Reincarnage by Ryan Harding and Jason Taverner
- A fresh core premise for the slasher sub-genre
- Characters bordering on believable.
- Feels exactly like an 80s slasher film, in a good way.
- Writer is too hip for his own good.
- Inner dialogue frequently loses anchor.
- Feels exactly like an 80s slasher film, in a bad, predictable way.
Reincarnage by Ryan Harding “and Jason Taverner” (Deadite Press, 2015).
Adam Kirshoff and his parents, Ed and Pamela, wake up in a hotel they don’t recognize wearing clothes which aren’t theirs. Soon, they find others: Nathan, Marcus and Suzanne, Annette and Eliza, Lawrence, Patrick, and Gin. All lost, all badly dressed. After groping for bearings and discovering a hotel room nearly demolished and painted in buckets of dry blood, they stumble outside and into the truth; they’ve been kidnapped and dropped into the notorious walled-off Morgan Falls/Sandalwood kill zone of Richard Dunbar, a.k.a. Agent Orange, the Vietnam vet who went on a crimson rampage in the early 80s, killing campers and townsfolk, eventually being killed himself only to repeatedly, and miraculously, return for more butchery.
If someone like Michael Myers or Jason Voorhees existed, what would that actually be like? What do you do with an unstoppable killing machine in the real world? Although the slasher genre can arguably be said to have originated with Hitchcock’s Psycho (Paramount Pictures, 1960), it was only after hesitant steps and fine-tunings in the likes of Mario Bava’s Bay of Blood (Nuova Linea Cinematografica, 1971), Ted Post’s Five Desperate Women (ABC, 1971), Bob Clark’s Black Christmas (Ambassador Film Distributors, 1974), and finally, the introduction of the unstoppable killing machine aspect in John Carpenter’s Halloween (Compass International Pictures, 1978), that the sub-genre congealed into the public consciousness as The Slasher Horror Movie. Almost from the beginning, though, the sub-genre began to stagnate, with countless imitations and silly graspings but little real-world innovation. After the first time Jason walked away from the morgue and continued his killing spree, wouldn’t the FBI take notice and develop a strategy for dealing with an immortal psychopathic slaughter beast? The question was asked only once, in James Isaac’s Jason X (New Line Cinema, 2002), but answered with little satisfaction.
Ryan Harding (Jason Taverner doesn’t exist as anything other than a character in a Philip K. Dick novel) asks it again in Reincarnage, but his answer is much more convincing. You designate a killing ground, set boundaries, and surreptitiously drop lambs into the walled-off area in order to keep the resurrected homicidal maniac’s bloodlust satiated, at least until you can come up with a better plan. The novel, coming in at about 242 pages, moves quickly thanks to clipped sentences and slangy stylings, has a fairly diverse group of characters which are believable if leaning a bit toward the stereotypical slasher stock, and offers a unique and solid conspiratorial method for dealing with the likes of Agent Orange and his progenitors. Appropriately, it feels every inch an 80s slasher movie with numerous original and bloody kills, loads of teen imbecility, and a low-concept shallow plot. A welcome, and unusual, touch for slashers is the handling of some of the adult characters: Adam’s parents are grating and stodgy, but it becomes obvious it’s out of concern for him, which he eventually realizes; Patrick, a mysterious older character, is dodgy but quite competent and efficient when fending off Agent Orange, an uncommon thing in this kind of teen-centric horror world.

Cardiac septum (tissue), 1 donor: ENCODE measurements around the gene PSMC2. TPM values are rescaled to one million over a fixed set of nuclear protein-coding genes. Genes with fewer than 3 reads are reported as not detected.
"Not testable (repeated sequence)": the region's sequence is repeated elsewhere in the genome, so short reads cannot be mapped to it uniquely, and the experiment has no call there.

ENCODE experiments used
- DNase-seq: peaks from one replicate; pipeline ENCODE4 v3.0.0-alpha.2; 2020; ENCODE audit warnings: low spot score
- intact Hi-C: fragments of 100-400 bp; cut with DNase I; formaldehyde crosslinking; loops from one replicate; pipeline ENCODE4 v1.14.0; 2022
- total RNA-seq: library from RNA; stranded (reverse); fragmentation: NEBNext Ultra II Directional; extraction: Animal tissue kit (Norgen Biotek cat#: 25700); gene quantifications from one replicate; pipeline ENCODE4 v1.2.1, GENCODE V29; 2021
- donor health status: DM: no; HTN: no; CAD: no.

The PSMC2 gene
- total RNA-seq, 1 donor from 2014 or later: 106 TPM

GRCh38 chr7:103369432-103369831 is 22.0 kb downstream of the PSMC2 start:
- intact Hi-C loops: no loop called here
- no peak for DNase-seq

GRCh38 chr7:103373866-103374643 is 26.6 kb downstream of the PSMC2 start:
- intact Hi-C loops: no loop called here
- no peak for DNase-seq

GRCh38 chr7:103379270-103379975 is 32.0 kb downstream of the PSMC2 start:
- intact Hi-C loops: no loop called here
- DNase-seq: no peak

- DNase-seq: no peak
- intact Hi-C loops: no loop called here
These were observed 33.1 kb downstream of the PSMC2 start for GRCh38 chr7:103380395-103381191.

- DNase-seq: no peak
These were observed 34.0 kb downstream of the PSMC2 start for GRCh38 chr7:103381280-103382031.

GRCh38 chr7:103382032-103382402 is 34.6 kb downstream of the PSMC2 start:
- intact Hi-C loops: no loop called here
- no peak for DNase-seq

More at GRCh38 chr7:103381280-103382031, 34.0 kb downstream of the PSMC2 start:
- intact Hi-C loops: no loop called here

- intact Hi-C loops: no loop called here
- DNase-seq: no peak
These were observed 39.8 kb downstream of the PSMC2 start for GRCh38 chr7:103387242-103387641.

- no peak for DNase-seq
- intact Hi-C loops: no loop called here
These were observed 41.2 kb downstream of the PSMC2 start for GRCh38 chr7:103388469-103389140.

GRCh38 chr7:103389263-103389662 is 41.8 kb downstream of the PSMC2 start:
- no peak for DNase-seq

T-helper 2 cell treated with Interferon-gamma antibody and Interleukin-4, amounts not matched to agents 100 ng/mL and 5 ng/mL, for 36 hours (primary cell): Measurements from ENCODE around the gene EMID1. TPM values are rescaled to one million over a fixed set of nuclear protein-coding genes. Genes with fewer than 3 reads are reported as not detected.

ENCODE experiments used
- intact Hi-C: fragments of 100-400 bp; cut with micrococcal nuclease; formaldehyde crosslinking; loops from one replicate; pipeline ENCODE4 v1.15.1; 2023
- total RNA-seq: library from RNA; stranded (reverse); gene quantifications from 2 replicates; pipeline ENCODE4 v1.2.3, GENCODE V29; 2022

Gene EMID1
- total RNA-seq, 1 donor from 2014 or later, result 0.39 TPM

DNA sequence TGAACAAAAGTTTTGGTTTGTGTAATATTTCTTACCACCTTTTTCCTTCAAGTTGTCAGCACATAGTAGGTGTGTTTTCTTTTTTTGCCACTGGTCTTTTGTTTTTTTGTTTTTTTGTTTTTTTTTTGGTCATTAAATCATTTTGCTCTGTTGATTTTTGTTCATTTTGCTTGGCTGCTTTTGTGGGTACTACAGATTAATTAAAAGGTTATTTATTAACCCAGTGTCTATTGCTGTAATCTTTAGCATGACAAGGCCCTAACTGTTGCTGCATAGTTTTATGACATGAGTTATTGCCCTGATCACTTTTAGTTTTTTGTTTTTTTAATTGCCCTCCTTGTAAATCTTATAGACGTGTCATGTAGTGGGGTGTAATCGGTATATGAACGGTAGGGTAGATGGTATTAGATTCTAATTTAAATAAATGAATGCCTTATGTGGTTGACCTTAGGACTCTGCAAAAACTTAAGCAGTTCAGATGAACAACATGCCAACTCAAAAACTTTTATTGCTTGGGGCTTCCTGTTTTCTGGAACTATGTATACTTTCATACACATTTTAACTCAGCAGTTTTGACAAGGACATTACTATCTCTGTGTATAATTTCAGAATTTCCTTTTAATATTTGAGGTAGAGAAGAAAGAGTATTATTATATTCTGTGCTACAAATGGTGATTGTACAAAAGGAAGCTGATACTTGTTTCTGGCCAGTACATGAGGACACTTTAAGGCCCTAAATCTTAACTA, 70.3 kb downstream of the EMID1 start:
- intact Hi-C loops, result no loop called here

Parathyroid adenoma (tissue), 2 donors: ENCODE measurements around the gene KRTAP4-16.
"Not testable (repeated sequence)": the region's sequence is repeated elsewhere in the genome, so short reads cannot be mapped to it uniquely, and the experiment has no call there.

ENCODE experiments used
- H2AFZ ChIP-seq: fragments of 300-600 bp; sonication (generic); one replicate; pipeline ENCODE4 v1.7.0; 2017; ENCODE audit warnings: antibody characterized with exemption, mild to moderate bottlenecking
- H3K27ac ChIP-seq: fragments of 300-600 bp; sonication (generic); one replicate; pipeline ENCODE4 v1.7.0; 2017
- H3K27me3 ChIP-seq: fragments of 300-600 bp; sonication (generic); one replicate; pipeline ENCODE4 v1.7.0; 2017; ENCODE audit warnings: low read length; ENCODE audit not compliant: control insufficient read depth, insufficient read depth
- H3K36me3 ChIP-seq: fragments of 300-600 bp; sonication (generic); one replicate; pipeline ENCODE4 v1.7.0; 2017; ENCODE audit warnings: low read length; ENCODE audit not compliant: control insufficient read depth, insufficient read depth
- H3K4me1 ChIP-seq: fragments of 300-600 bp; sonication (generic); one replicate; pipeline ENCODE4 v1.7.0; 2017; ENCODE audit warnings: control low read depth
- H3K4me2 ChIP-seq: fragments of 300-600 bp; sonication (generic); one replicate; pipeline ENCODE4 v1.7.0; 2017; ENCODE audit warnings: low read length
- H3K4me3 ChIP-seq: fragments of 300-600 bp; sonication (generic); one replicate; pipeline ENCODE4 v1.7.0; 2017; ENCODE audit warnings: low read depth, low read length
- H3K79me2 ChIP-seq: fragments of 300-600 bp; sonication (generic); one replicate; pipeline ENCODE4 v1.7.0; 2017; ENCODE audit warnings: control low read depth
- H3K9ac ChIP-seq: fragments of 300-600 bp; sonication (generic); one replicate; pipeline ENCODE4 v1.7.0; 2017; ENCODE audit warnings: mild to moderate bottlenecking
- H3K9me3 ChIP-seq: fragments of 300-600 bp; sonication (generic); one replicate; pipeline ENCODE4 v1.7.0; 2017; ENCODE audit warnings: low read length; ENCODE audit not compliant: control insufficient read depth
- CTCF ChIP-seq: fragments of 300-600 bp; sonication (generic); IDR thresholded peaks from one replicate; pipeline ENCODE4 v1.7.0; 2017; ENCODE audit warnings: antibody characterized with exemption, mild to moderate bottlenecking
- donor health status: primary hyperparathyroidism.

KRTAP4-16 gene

The novel tends to lose ground, though, precisely because of the over-use of the aforementioned clipped sentences and slang, relying excessively on pop culture and rap references and snarky nicknames like “Loonatik411” – which at one point slides into “Loonadick” – for a particularly off-balanced character, and attitudinal posturing with terms like “Power Gesture #15” and “patented Deep Gaze™” to describe the general perception of authoritarianism on the part of Patrick, making many situations seem lightweight and silly at times, and giving the impression the writer is trying too hard to be slick; another problem is the dizzying use of internal dialog italics which frequently lose their character locus as the novel progresses; the ending also leaves something to be desired, falling back on the stale, typical slasher film conclusion rather than offering up something equaling the power of the core premise.
That being said, the crux of the story is fresh and untried, so much so, the owners of the Friday the 13th franchise, who have been having trouble producing a new concept for a new film, should purchase the movie rights, change the location to a walled-off Crystal Lake, insert Jason, and reboot the franchise on much more solid footing. Now that sounds like a killer idea.
Ben is a horror snob who does not believe bad horror is better than no horror. When he’s not climbing trees and eating bananas, he’s reading everything from philosophy to pop culture and writing about same. His essay, “The Black Velvet Underground: Satanism and the Occult in 1970s Made-for-TV Movies” was recently published in David Flint’s book, Satan Superstar (The Reprobate Press, 2018), and he frequently contributes reviews to Adrian Smith’s Horrorpedia.com.